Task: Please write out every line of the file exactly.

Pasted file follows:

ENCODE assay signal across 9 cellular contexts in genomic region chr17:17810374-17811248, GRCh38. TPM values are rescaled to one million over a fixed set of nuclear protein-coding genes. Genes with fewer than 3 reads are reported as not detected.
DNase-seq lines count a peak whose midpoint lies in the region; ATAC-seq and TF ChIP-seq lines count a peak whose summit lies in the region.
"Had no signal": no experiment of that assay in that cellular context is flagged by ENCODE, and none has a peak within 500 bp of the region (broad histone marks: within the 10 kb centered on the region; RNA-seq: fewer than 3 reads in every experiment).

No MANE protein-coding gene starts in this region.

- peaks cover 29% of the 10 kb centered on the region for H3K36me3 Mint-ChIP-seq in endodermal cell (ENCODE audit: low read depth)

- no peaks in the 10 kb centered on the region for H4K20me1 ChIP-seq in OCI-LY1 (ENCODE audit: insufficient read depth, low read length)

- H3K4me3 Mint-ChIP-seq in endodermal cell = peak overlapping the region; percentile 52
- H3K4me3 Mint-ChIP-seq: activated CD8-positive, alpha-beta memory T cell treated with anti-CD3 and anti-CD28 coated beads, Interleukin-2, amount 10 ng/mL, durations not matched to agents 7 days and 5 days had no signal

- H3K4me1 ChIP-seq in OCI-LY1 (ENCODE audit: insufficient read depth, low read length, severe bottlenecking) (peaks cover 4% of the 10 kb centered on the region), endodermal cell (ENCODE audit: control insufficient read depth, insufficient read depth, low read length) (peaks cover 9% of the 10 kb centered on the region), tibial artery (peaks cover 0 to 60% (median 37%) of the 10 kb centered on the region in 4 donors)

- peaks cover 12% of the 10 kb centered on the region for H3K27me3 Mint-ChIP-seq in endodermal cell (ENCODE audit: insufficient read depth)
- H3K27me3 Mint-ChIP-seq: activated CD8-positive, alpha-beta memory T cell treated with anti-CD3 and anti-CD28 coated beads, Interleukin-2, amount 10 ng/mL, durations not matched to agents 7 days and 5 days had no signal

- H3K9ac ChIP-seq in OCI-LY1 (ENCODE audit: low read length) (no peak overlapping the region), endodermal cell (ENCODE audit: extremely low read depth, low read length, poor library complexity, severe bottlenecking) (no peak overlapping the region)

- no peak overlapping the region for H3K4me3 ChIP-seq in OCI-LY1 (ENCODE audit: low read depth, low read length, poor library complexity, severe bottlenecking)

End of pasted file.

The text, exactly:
ENCODE assay signal across 9 cellular contexts in genomic region chr17:17810374-17811248, GRCh38. TPM values are rescaled to one million over a fixed set of nuclear protein-coding genes. Genes with fewer than 3 reads are reported as not detected.
DNase-seq lines count a peak whose midpoint lies in the region; ATAC-seq and TF ChIP-seq lines count a peak whose summit lies in the region.
"Had no signal": no experiment of that assay in that cellular context is flagged by ENCODE, and none has a peak within 500 bp of the region (broad histone marks: within the 10 kb centered on the region; RNA-seq: fewer than 3 reads in every experiment).

No MANE protein-coding gene starts in this region.

- peaks cover 29% of the 10 kb centered on the region for H3K36me3 Mint-ChIP-seq in endodermal cell (ENCODE audit: low read depth)

- no peaks in the 10 kb centered on the region for H4K20me1 ChIP-seq in OCI-LY1 (ENCODE audit: insufficient read depth, low read length)

- H3K4me3 Mint-ChIP-seq in endodermal cell = peak overlapping the region; percentile 52
- H3K4me3 Mint-ChIP-seq: activated CD8-positive, alpha-beta memory T cell treated with anti-CD3 and anti-CD28 coated beads, Interleukin-2, amount 10 ng/mL, durations not matched to agents 7 days and 5 days had no signal

- H3K4me1 ChIP-seq in OCI-LY1 (ENCODE audit: insufficient read depth, low read length, severe bottlenecking) (peaks cover 4% of the 10 kb centered on the region), endodermal cell (ENCODE audit: control insufficient read depth, insufficient read depth, low read length) (peaks cover 9% of the 10 kb centered on the region), tibial artery (peaks cover 0 to 60% (median 37%) of the 10 kb centered on the region in 4 donors)

- peaks cover 12% of the 10 kb centered on the region for H3K27me3 Mint-ChIP-seq in endodermal cell (ENCODE audit: insufficient read depth)
- H3K27me3 Mint-ChIP-seq: activated CD8-positive, alpha-beta memory T cell treated with anti-CD3 and anti-CD28 coated beads, Interleukin-2, amount 10 ng/mL, durations not matched to agents 7 days and 5 days had no signal

- H3K9ac ChIP-seq in OCI-LY1 (ENCODE audit: low read length) (no peak overlapping the region), endodermal cell (ENCODE audit: extremely low read depth, low read length, poor library complexity, severe bottlenecking) (no peak overlapping the region)

- no peak overlapping the region for H3K4me3 ChIP-seq in OCI-LY1 (ENCODE audit: low read depth, low read length, poor library complexity, severe bottlenecking)